The 2019 cars’ front wings will be wider, higher and simpler.
For those interested in the numbers, the front wing will be 200mm wider, 20mm higher and will jut out 25mm more at the front of the car than it did last year.
Added to that simpler endplates mean that the entire wing will generate downforce and hopefully increase overtaking possibilities.
“It’s significant enough that it changes quite a lot of things in terms of design of the car,” Renault’s Marcin Budkowski told Sky Sports. “Even if it’s very localised at the front of the car, mainly the front wing and front wheel area.
“There are also some changes on the rear wing which are less influential because it’s at the front where it influences the aerodynamics and the whole design of the car.”
As for the rear wing, it is 20mm higher and 100mm wider thus creating a bigger slipstream for the car behind to help it close right up.
5. A Williams recovery
Last season Williams were awful. You can’t argue with that statement, even Williams’ staunchest fans couldn’t disagree if they tried.
The team got everything wrong and it was evident already in the pre-season.
Of the 22 drivers involved in testing, Williams’ three – Sergey Sirotkin, Robert Kubica and Lance Stroll – featured in the bottom quarter of the timesheets.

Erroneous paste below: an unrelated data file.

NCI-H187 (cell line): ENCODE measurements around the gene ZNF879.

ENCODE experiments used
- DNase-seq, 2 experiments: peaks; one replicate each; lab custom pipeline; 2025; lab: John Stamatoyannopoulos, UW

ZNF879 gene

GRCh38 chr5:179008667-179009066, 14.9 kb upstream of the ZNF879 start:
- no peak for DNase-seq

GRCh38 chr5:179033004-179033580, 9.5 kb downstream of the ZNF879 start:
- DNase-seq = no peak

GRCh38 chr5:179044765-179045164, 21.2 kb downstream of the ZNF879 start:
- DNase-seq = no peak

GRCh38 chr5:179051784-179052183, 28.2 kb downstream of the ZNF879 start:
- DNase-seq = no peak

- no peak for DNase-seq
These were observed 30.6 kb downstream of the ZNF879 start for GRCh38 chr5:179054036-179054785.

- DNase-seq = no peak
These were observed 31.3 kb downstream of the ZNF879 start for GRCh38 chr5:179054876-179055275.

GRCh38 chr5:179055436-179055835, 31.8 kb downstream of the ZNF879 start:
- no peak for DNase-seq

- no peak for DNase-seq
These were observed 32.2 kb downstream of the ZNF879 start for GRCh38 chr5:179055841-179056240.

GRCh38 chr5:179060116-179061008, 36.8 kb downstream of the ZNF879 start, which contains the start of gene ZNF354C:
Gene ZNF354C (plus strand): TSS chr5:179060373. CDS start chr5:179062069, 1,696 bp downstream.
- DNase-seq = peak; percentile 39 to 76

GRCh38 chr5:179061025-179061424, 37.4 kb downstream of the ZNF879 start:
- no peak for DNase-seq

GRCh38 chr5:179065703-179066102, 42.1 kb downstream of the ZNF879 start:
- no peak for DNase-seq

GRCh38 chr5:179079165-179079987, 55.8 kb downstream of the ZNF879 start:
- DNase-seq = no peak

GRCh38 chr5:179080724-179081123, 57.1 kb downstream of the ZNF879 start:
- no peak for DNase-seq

The team did manage to finish fourth overall with the number of laps but that doesn’t really count when the laps are so slow that one cannot compete.
While the likes of McLaren gained over 3.5s in lap time in 2018’s pre-season compared to 2017’s, and then-four-time World Champions Mercedes – already knocking on the door of perfection – improved by 0.910s, Williams’ gain was a mere 0.231s.
The team was never able to recover, whether that was due to their inexperienced pay driver line up or a car so awful that nothing could fix it, only Williams know the truth.
They finished the 2018 season bottom of the log with seven points.
That is not a performance any Formula 1 fan wants to see from a team with Williams’ pedigree.
This year with Kubica back on the grid, his first season in F1 since 2010, and Formula 2 champion George Russell as his team-mate, Williams – and F1 – are hoping for a few positive signs in pre-season testing.